Progress Report: April 2010
Usability Engineering Applied to Medical Devices:
Re-enforced Requirement Introduced by Directive 2007/47/EC
by Marc-Henri Winter, Technical Director, LNE/G-MED America
We’ve all been there. Driving a rental car as day turns to night, then scrambling to find and operate the headlights in a darkened car as you zoom down the road.
What causes such a potentially dangerous situation? The car’s design is not inherently unsafe; the headlights are working properly; and the user manual in the glove department is perfectly clear on headlight operation.
This example illustrates the importance of “Usability Engineering“, which denotes the set of techniques developed to analyze and improve the user-machine interface. This approach, which takes into account real-world use situations, has gained increased prominence in how medical devices are evaluated according to European regulation.
This newsletter examines practical implications of this change and how the directive relates to harmonized standards for Usability Engineering (EN 62366 and EN 60601-1-6) and Risk Management (EN ISO 14971).
Latest MDD Revision Expands Concept of Safety
The 2007 revision of the European Medical Device Directive completed its Essential Requirements to enhance the awareness around the user-device interface. While the first Essential Requirement for a Medical Device is to be safe for everyone involved, Directive 2007/47/EC clarified the need to take into account the:
- Users’ level of knowledge
- Risk of use-error (which is expected to be reduced to an acceptable level)
“Use Error” Explores Real World Hazards
The concept of “use error” sets a higher standard for manufactures, going beyond such measures as product safety and performance. Medical devices tend to be used differently during a bench test as compared to an actual clinical environment, where additional variables and stress can lead to unanticipated results.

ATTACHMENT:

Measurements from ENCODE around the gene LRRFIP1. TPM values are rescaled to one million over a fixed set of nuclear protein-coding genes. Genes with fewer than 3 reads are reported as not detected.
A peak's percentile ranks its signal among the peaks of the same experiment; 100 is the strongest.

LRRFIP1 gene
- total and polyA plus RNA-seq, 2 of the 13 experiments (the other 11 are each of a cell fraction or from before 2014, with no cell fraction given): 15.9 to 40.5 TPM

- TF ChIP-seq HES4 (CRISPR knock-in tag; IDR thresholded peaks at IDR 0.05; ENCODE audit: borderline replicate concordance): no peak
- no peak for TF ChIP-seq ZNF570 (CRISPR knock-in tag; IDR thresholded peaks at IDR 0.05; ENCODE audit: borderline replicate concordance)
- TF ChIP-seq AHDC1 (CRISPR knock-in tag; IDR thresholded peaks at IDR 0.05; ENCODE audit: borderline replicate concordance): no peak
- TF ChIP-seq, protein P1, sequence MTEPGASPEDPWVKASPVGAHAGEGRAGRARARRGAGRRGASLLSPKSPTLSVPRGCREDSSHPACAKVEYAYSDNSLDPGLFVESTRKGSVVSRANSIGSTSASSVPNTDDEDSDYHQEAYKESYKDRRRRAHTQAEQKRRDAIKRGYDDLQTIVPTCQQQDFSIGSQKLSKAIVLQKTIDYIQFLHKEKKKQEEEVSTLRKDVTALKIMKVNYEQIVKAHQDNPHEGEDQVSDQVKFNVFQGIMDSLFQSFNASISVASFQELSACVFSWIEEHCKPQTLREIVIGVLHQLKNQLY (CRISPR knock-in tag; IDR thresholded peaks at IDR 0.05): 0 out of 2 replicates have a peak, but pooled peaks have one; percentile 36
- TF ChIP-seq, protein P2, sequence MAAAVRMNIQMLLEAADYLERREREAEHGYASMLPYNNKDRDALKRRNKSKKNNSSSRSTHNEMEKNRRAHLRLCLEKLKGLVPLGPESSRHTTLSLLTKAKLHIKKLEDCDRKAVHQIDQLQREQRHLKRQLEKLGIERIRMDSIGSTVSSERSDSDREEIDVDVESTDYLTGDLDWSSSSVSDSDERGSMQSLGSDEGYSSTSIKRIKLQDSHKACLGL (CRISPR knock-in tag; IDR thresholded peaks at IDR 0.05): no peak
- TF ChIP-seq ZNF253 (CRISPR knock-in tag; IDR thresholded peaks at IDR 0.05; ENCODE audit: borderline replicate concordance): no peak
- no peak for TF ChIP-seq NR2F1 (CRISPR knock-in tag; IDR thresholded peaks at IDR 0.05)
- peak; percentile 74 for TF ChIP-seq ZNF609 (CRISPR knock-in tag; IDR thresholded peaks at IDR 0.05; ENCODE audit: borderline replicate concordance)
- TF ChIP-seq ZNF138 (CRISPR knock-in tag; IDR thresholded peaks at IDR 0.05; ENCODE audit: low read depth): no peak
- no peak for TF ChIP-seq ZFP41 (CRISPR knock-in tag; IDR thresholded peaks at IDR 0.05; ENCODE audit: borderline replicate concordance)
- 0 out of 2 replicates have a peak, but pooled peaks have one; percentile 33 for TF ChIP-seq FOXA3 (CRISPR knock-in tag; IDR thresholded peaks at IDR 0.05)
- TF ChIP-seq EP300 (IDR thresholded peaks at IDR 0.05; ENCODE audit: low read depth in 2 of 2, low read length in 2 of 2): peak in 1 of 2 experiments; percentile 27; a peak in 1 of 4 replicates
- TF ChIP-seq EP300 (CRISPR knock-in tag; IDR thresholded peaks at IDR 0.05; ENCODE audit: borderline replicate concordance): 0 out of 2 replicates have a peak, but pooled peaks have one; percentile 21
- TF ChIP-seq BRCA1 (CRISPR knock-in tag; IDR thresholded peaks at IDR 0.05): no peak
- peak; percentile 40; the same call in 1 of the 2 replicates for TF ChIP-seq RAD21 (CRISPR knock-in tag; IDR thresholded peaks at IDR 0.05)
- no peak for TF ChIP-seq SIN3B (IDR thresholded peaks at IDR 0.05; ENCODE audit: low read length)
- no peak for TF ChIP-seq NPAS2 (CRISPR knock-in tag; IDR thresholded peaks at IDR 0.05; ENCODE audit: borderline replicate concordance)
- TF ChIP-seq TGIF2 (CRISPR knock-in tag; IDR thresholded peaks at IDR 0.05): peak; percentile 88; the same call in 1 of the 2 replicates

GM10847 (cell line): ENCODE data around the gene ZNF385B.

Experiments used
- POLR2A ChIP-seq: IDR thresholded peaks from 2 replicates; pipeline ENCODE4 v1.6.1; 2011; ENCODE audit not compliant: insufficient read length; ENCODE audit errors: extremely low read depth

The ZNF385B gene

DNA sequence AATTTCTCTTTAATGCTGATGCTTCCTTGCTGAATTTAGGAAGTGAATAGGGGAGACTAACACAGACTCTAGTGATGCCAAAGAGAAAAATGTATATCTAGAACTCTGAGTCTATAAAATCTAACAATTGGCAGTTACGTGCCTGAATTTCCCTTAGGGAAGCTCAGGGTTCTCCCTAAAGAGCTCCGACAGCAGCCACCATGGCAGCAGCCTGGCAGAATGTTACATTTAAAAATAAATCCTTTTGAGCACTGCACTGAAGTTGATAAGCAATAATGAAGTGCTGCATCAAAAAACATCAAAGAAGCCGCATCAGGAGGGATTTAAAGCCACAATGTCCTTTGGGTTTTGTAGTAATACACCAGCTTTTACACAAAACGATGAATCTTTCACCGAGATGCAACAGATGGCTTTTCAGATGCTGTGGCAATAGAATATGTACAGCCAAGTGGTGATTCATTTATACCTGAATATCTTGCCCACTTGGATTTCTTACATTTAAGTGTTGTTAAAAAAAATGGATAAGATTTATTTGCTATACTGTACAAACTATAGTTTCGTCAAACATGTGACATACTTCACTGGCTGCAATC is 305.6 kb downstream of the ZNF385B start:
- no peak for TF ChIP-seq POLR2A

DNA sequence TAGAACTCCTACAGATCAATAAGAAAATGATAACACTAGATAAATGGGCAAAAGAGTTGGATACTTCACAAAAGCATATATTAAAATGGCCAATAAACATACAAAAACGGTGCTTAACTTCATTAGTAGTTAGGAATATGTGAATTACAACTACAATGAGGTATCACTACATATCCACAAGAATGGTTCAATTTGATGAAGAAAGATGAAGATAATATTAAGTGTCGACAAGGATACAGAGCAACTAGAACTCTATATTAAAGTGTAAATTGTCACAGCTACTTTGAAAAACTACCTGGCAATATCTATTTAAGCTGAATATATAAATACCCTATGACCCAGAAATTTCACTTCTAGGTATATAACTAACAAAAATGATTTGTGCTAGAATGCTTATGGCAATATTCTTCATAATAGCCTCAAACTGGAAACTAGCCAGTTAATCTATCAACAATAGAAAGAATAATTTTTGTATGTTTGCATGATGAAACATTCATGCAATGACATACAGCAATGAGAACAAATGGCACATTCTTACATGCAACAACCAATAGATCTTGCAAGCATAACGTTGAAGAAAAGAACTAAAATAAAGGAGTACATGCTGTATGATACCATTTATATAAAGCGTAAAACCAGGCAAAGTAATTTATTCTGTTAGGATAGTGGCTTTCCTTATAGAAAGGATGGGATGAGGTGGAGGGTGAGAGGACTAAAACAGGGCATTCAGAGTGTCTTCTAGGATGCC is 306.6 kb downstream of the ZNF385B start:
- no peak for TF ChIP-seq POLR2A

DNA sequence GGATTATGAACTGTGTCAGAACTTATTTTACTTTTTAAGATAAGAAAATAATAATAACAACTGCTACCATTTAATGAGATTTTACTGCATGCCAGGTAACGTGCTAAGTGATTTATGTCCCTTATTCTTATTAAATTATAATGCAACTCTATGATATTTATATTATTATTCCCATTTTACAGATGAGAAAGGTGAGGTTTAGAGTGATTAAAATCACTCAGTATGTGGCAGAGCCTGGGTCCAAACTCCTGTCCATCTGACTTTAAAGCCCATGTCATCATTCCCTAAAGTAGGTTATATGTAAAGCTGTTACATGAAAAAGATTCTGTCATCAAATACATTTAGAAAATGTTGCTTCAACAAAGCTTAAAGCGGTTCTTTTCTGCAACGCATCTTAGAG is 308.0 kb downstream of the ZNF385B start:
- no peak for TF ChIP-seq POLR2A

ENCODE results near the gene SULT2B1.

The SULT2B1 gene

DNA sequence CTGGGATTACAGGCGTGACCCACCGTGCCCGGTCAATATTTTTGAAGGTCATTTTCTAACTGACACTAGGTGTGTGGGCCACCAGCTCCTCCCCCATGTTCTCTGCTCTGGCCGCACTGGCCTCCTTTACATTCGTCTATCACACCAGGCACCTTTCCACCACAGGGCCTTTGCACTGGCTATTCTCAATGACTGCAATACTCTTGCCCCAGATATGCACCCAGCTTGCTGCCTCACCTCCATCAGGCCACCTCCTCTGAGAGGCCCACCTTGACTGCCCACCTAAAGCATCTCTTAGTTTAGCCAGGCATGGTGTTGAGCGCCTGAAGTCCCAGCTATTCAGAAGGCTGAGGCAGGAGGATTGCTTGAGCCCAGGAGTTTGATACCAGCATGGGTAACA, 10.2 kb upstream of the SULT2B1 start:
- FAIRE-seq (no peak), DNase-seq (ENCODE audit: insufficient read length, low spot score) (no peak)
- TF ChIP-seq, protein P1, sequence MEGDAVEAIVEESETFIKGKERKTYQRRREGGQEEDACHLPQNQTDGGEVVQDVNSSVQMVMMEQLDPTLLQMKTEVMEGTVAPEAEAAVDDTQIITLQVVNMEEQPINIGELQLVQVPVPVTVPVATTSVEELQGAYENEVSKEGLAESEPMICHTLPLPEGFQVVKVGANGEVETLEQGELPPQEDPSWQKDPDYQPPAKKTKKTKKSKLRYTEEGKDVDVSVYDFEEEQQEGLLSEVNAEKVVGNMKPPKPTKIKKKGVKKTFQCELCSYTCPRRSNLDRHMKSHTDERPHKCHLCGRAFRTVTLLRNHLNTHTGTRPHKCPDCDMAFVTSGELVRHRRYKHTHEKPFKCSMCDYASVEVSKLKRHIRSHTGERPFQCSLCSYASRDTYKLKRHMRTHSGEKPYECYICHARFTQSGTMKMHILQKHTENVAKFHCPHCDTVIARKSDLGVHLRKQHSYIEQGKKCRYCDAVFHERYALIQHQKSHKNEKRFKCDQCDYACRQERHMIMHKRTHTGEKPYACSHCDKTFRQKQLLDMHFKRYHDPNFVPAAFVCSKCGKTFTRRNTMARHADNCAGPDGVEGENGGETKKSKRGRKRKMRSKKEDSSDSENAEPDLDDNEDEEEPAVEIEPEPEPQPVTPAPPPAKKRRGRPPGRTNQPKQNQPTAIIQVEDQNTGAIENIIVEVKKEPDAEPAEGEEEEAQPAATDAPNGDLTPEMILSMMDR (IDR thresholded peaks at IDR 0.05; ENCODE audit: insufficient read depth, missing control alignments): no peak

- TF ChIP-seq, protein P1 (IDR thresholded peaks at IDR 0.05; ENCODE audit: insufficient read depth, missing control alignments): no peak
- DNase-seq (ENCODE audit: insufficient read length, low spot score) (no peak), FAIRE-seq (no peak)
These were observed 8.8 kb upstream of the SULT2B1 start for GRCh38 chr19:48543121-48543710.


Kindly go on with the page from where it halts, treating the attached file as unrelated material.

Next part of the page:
While the FDA introduced this concept a decade ago, only recently has the European Union instructed manufacturers to consider how their products will be used in the field and evaluate the likelihood of use error, which can take a variety of forms:
- Attentional Failure: Intrusion, omission, inversion, lack of order, etc.
- Memory Failure: Omission of a planned action, lack of space, forgotten intention, etc.
- Rules-based Failure: Application of an inappropriate rule, non-application of an appropriate rule, etc.
- Knowledge-based Failure: Shortcut, improvisation in unusual circumstances, etc.
In the rental car example, the driver, unfamiliar with the car’s headlight controls or assuming they are the same as other cars, commits a knowledge-based failure.
EXAMPLE: In a tragic case involving a company I audited, an incubator for premature children relied on holes on the top of the unit to vent hot air. A hospital staff member partially covered these holes to regulate temperature, resulting in the baby’s death.
While the staff member’s actions were inappropriate for this device (Rules-based Failure), a usability-engineering based approach is designed to anticipate and prevent such misuse.